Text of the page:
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Spokane, Washington  Est. May 19, 1883
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Mom still sleepless, but Dad naps well

Cheryl-Anne Millsap The Spokesman-Review

In my house you snooze or you lose. And I usually lose.

When my children were small, and I tried to take a much-needed nap or lie down long enough to wish a headache away, it was always a lost cause.

One memorable afternoon, I left the children, their father, and a bucket full of Legos in the den and escaped to my room.

Within minutes there was a commotion outside the door, a scuffle and a howl of pain. Then a voice bellowed,

“Mama, Robert’s not whispering and I told him he had to whisper ‘cause your head hurts and you’re tryin’ to sleep and then he yelled at me and said he was whispering and I was just a dumb-head, so I told him I was gonna tell on him for calling me a dumb-head and ‘cause he’s not whispering and then he was gonna punch me so I had to punch him first like the Golden Rule.”


“Robert didn’t whisper so I…

“No, what about the Golden Rule?”

“Oh. Well just like the Golden Rule says, I punched him before he could do that to me.”

“That’s not the… Oh, just go tell Daddy,”

“He’s watching the Weather Channel lady. And he’s snoring.”

“Wait, Daddy’s asleep?”

That’s how I learned you might not be able to wish a headache away. But you sure can get mad enough to forget you have one.

Over the years, not a lot has changed. When a bad cold waylaid me last week, I crawled into my bed Saturday night and didn’t get out until Tuesday.

I had a fever, a cough, a stuffy nose, and my head hurt. I felt like a train wreck. I just wanted a little time to rest and recuperate. I needed to sleep.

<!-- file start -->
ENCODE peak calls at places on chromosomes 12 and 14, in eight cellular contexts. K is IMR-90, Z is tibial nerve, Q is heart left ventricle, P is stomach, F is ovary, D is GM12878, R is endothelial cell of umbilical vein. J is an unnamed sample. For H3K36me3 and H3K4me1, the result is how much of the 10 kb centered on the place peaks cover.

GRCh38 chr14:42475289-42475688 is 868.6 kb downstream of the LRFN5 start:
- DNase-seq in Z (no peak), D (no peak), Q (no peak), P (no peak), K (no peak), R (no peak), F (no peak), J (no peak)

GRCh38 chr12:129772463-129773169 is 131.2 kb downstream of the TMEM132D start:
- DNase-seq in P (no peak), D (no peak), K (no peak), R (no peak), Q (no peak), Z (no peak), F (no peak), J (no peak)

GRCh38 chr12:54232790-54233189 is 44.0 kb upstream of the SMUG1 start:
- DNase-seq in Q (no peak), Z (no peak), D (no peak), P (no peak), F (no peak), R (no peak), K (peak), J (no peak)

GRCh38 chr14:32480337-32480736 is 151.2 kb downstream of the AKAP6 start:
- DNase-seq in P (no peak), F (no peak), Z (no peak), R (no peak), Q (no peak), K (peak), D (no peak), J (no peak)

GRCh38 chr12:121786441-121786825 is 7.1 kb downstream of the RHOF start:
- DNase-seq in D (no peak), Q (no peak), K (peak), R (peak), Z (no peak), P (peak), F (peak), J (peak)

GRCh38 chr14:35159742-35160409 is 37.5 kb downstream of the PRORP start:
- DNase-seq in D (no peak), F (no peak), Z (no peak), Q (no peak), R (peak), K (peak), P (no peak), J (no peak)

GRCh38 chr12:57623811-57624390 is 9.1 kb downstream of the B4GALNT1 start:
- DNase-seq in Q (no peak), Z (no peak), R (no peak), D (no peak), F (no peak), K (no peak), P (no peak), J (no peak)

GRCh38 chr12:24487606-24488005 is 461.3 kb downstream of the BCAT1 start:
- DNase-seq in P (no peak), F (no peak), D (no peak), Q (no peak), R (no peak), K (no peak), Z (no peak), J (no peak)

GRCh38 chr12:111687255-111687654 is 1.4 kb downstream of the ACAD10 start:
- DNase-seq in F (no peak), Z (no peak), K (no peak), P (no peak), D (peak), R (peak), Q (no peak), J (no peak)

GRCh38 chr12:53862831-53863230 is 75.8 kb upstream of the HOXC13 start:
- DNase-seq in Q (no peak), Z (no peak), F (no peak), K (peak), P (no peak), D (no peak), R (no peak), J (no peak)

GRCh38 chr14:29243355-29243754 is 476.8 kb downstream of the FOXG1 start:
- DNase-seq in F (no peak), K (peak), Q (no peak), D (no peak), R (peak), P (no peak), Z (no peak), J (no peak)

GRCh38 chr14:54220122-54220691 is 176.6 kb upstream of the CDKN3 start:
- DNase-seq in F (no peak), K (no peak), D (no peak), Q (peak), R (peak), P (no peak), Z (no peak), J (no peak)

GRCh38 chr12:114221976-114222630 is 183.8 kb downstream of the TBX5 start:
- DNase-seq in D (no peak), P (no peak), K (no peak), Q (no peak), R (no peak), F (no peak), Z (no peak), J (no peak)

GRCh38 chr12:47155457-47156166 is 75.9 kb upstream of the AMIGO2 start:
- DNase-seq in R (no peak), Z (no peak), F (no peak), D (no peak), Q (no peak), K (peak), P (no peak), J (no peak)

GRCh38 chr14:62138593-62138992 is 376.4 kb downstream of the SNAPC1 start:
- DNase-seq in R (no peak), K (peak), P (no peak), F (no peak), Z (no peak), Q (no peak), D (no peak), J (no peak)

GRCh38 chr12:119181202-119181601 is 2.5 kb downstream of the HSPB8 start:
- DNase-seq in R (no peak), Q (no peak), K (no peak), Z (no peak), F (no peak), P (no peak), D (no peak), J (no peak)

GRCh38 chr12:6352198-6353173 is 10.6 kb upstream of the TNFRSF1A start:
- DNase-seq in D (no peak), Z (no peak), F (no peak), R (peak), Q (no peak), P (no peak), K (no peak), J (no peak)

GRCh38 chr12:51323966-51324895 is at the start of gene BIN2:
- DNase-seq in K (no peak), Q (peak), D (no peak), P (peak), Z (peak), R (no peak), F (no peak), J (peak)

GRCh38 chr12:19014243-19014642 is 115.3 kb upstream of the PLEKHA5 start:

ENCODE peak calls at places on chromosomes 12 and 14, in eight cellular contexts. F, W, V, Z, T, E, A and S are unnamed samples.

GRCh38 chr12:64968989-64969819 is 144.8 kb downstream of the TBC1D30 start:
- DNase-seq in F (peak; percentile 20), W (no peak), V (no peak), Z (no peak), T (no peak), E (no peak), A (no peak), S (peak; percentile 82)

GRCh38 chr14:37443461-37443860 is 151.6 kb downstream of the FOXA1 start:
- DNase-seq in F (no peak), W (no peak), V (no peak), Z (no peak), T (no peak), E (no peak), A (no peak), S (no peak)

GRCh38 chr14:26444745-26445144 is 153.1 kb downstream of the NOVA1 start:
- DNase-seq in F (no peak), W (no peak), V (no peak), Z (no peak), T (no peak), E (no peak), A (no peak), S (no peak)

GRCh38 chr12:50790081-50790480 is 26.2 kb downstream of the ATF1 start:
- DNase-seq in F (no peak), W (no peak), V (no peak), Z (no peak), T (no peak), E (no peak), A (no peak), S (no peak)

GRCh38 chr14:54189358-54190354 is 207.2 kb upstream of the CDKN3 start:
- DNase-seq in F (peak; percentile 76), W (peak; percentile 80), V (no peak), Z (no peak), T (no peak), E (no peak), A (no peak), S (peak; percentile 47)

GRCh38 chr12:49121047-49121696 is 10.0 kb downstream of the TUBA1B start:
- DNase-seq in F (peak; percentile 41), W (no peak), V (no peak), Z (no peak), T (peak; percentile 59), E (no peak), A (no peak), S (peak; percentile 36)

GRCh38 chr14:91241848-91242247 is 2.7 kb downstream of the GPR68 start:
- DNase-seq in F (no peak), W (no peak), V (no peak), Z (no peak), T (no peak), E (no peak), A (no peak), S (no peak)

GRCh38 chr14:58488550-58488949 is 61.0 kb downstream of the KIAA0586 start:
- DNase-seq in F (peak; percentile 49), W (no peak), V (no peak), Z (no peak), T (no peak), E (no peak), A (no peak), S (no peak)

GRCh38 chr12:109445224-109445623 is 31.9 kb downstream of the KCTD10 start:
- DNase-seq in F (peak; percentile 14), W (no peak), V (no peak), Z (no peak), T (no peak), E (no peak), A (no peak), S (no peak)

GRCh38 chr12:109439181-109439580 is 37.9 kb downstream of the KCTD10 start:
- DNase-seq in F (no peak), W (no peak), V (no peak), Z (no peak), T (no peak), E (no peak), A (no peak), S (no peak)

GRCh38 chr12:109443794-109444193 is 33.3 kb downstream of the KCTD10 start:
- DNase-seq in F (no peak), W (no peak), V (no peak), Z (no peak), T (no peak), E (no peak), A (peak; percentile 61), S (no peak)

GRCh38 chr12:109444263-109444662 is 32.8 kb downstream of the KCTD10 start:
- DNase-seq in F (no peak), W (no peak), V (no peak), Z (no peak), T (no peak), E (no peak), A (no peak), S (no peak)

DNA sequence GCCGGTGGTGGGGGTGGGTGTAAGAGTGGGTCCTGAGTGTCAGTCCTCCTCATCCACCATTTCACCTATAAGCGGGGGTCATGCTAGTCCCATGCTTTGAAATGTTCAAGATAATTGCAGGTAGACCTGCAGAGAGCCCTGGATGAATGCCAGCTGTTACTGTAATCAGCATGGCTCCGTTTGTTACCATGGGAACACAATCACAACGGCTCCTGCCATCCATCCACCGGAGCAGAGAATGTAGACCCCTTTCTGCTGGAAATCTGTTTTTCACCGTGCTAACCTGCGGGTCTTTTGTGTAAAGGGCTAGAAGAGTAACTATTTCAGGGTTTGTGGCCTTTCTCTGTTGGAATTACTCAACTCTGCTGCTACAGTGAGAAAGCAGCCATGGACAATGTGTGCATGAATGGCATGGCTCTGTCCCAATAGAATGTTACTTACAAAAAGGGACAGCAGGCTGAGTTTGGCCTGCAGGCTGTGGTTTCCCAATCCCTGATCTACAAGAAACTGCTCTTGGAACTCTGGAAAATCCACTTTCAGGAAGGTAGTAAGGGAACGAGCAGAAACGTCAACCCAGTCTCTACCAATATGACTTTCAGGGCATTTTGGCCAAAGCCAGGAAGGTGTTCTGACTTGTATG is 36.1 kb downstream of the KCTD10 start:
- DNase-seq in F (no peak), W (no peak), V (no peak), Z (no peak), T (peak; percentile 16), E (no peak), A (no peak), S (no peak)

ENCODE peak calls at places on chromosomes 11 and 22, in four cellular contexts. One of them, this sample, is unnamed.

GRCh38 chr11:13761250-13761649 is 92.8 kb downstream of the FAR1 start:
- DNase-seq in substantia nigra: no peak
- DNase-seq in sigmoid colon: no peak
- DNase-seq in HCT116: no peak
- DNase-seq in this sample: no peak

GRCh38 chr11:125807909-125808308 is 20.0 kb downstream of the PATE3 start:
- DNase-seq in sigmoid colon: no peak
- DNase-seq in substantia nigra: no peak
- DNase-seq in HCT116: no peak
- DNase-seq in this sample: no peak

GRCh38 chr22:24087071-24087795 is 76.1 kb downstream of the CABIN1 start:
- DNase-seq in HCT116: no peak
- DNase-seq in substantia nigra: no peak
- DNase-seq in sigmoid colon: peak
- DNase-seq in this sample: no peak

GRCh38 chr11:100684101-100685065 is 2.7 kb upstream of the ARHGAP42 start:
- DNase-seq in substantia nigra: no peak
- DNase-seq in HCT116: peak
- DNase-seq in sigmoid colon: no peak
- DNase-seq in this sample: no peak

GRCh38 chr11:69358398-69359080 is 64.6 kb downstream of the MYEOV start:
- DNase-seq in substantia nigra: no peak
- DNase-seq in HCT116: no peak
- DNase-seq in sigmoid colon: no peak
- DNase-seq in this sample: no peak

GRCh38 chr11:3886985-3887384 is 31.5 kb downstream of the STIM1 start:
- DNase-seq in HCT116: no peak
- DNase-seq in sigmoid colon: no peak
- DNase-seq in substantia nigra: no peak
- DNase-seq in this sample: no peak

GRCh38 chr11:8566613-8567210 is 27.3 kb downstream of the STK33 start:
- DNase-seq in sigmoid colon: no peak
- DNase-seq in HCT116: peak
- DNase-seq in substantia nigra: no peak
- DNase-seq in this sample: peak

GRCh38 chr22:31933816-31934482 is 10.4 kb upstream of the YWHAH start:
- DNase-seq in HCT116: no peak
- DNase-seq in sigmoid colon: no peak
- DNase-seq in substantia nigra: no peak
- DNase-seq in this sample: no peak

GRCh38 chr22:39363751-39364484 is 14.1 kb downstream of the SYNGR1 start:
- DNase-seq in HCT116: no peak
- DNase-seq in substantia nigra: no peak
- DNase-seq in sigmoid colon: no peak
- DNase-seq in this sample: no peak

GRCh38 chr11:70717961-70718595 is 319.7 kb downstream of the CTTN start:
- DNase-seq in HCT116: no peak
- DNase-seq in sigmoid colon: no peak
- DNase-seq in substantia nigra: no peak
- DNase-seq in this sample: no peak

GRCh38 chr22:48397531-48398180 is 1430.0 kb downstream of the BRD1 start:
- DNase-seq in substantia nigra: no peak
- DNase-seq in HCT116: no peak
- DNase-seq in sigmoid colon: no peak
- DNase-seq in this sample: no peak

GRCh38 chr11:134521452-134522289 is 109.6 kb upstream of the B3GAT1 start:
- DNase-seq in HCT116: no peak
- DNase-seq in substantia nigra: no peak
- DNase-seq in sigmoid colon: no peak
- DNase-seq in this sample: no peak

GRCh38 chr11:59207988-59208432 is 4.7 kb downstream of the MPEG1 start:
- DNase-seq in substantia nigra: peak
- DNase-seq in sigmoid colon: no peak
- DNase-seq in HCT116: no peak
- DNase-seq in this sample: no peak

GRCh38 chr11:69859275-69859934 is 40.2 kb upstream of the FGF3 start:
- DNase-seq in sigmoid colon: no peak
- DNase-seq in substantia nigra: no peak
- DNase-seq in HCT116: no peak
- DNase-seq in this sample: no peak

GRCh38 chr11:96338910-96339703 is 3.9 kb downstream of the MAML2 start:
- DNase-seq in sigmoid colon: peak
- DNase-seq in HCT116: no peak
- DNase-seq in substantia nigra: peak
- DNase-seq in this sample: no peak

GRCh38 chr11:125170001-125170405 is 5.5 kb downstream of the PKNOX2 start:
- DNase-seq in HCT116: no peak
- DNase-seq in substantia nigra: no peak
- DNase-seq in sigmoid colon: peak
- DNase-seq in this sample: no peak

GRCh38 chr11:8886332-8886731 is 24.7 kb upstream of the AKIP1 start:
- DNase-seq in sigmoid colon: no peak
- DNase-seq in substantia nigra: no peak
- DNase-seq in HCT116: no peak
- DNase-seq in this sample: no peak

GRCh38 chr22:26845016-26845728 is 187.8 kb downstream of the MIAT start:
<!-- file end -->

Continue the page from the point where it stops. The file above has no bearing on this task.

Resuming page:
Fortunately, I have big kids now, not a house full of babies. They can get by without me for a couple of days, right? Wrong.

As soon as they realized I was down, and in that way an easy target, my bedroom buzzed like a busy hotel lobby bar with a happy hour special and a revolving door.

Every hour or so, a head would appear and hurl a non sequitur into the dark room.

“My shoes don’t fit anymore,” someone said.

“I don’t care.”

“Well, can we go to the mall and get some more?”

“I’m sick.”

“You can stay in the car and sleep.”

“Ask your father to take you.”

“I can’t. He’s asleep on the sofa.”

“Go Away!”

The next day it was the same thing.

“Uh, something broke in the refrigerator and I didn’t do it,” someone said.

“Something inside the refrigerator is broken?”

“Uh, huh.”

“Like the motor?”

“No. It’s the lid to the dish with the leftover stuffed pepper in it. Should I wake up Dad?”

“Is anyone hurt? Wait, your dad’s asleep?”

“Uh, huh.”

“Go away.”

“Can I still eat the pepper?”


In three days of bed rest, I got very little actual rest. In fact I saw more of my children than I usually do. They let me know when the dog threw up, and personally notified me every time someone ate the last cookie or emptied a bag of chips and then put the bag back in the pantry. Always considerate, they were careful not to wake their napping father with these things.

My fever faded but I’m still doing a slow burn. Why do I always have to be the designated alert adult?

Then I remembered the simple logic behind my daughter’s words. It’s all a matter of getting there first. From now on I intend to live by the also-golden rule: “Nap before others unless you want them to nap before you.” Next time he’ll lose and I’ll snooze.

If that doesn’t work, I’ll punch him.

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